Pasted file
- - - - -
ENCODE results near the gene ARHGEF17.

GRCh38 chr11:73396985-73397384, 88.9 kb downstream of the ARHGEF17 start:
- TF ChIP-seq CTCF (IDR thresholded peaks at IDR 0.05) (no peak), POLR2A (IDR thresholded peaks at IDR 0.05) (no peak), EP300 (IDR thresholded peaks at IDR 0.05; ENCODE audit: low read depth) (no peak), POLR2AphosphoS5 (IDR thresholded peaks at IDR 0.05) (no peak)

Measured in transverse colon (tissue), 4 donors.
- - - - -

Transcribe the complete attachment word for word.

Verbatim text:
ENCODE results near the gene ARHGEF17.

GRCh38 chr11:73396985-73397384, 88.9 kb downstream of the ARHGEF17 start:
- TF ChIP-seq CTCF (IDR thresholded peaks at IDR 0.05) (no peak), POLR2A (IDR thresholded peaks at IDR 0.05) (no peak), EP300 (IDR thresholded peaks at IDR 0.05; ENCODE audit: low read depth) (no peak), POLR2AphosphoS5 (IDR thresholded peaks at IDR 0.05) (no peak)

Measured in transverse colon (tissue), 4 donors.